Table of contents:
- Flexible socket ensures more driving comfort
- Picture gallery
- Cool brakes thanks to 3D printing
- 3D printer at the race track
Video: Formula 1 Racing Team Uses 3D Printing For Better Performance
McLaren Racing is now using 3D printed solutions in the design of its MCL32 Formula 1 racing car. With the help of the additively manufactured parts, the racing team wants to implement design changes faster and reduce the weight of the car. McLaren previously partnered with 3D printing manufacturer Stratasys.
The Formula 1 racing team is now presenting a total of four parts that come directly from the 3D printer: a holder for the hydraulic line, flexible sockets for the radio cables, brake cooling lines made of carbon fiber and a tailgate extension.
Flexible socket ensures more driving comfort
McLaren recently built a 2-way communication and data system in its racing cars. However, its cables distracted the driver too much. The solution was a rubber-like 3D printed socket, in which the cables for the communication system are brought together. To find the best solution, Stratasys printed three different designs in one day, the best of which was ready for use within two hours. McLaren was able to use the jack at the first race in 2017.
Stratasys printed the bracket for the hydraulic line in the MCL32 racing car using FDM technology. According to the 3D printing manufacturer, the part could be produced in four hours - the production without 3D printing takes up to two weeks.
Cool brakes thanks to 3D printing
Brakes are important components in a racing car, and they get hot quickly at such high speeds. Therefore brakes must be cooled efficiently. For this purpose, Stratasys printed so-called composite sacrificial tools. The soluble cores are coated with carbon fiber reinforced composite material and cured at high temperatures. The result is a tubular structure with smooth inner surfaces. These are necessary to ensure the necessary air flow to the brakes while maintaining aerodynamics and vehicle performance.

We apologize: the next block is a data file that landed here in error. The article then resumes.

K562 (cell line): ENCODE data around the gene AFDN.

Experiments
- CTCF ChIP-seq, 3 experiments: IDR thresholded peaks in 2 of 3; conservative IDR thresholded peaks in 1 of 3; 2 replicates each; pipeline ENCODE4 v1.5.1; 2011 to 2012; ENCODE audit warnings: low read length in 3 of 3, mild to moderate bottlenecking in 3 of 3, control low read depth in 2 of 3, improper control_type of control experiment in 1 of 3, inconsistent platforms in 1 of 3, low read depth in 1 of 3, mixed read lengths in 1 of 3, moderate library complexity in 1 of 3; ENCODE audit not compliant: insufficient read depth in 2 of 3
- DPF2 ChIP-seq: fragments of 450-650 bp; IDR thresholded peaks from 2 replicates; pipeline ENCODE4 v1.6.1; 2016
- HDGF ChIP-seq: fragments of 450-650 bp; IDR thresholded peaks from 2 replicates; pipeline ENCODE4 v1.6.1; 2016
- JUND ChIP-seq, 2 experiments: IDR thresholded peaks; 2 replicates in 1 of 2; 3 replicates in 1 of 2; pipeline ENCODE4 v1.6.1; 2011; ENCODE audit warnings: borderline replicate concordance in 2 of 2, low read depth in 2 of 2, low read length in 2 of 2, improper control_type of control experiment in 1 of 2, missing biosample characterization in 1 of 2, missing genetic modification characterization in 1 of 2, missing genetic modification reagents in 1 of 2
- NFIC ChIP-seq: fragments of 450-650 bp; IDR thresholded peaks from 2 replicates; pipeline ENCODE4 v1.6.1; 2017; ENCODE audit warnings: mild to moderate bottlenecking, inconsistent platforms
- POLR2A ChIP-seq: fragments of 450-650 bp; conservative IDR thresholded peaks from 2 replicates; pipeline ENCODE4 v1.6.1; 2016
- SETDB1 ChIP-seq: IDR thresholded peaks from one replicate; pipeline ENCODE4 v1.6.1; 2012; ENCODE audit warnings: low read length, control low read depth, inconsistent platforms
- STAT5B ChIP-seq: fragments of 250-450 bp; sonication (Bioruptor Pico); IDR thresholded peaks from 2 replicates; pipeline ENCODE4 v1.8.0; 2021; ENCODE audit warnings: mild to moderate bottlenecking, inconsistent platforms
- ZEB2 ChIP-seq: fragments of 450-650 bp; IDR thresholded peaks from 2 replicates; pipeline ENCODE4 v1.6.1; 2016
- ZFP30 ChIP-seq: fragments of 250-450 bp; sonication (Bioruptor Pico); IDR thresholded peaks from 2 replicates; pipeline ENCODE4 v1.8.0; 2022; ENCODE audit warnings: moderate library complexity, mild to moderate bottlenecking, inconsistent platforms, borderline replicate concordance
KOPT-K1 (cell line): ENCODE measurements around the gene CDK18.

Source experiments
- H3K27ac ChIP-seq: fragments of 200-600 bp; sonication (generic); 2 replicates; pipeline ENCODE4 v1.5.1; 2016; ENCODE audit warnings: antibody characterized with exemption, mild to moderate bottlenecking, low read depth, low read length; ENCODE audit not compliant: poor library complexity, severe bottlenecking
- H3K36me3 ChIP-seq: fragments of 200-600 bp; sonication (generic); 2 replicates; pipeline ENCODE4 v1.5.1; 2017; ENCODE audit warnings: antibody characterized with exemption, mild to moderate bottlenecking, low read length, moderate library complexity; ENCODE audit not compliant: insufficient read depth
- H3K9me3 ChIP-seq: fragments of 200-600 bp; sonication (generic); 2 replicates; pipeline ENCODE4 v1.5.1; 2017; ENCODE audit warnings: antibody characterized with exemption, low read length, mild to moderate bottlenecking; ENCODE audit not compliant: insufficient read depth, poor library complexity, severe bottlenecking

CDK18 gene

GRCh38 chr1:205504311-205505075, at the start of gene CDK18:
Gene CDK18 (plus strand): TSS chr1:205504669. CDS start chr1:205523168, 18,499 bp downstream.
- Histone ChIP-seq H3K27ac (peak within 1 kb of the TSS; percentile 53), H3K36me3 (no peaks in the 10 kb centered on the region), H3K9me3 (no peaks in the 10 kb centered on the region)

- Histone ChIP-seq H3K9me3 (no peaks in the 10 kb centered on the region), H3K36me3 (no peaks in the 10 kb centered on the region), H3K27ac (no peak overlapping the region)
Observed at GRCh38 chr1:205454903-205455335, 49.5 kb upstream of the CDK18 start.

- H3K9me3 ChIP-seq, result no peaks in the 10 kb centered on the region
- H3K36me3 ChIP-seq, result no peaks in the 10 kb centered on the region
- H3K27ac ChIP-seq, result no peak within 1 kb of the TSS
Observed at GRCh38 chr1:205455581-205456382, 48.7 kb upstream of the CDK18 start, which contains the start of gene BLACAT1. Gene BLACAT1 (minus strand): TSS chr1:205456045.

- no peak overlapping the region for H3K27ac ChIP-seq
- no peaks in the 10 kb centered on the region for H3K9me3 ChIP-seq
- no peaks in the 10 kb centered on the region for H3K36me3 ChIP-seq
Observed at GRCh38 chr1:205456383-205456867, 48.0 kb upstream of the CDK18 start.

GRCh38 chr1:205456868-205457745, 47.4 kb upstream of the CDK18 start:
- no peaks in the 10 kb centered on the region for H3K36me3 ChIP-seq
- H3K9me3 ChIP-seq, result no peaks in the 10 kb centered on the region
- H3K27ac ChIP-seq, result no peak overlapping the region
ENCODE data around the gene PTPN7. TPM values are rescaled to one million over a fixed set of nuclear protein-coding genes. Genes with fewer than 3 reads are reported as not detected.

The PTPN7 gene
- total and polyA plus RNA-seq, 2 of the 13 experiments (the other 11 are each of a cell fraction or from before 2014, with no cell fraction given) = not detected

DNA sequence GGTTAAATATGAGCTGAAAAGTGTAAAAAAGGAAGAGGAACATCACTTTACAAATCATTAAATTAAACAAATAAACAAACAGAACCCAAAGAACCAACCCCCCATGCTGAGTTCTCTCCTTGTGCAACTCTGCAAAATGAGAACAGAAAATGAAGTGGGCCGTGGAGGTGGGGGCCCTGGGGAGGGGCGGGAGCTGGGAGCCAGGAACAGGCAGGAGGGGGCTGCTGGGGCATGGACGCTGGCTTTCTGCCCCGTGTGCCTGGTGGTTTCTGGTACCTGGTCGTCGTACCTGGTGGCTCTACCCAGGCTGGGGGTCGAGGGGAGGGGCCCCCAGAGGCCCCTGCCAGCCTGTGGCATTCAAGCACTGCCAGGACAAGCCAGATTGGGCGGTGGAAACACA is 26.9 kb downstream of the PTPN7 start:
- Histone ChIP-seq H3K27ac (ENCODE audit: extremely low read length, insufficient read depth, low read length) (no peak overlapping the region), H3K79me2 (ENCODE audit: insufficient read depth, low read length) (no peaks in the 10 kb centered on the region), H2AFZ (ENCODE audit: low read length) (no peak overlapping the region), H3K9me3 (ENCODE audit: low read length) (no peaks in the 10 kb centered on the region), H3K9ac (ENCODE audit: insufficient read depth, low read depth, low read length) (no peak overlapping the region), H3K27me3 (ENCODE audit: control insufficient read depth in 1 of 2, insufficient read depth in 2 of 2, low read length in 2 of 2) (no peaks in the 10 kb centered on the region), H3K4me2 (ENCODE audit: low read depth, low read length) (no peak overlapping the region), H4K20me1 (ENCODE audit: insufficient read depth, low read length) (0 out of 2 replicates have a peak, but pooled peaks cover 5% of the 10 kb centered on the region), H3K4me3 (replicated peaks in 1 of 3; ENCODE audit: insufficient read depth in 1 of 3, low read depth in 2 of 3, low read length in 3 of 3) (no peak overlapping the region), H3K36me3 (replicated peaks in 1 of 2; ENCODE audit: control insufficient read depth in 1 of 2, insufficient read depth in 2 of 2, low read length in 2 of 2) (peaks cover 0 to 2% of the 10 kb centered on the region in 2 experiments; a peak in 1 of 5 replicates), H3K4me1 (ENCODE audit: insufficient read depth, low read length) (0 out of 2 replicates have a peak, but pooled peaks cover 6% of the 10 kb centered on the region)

Last but not least, the 3D printing manufacturer printed a tailgate extension to increase the rear downforce. The component was finished in three days and saved the racing team a lot of time in a critical, time-limited test phase.
3D printer at the race track
"We're constantly improving the design of our Formula One racing cars," said Neil Oatley, head of design and development at McLaren Racing. “That's why it's so important that we can quickly test new designs. We can also use 3D printing to make more complex parts,”said Oatley.
McLaren also plans to use a 3D printer for racetrack tests directly on the racetrack, the company reports. This enables the team to manufacture parts and tools as required.
Stratasys also hopes to benefit from the partnership: "Formula 1 is one of the world's best test benches for our printed manufacturing solutions," said Andy Middleton, President of Stratasys EMEA. "We believe that this will enable us to develop new materials and applications that will bring new potential to automotive designers and manufacturers." (Kj)
Formula 1 team wants to benefit from 3D printing solutions
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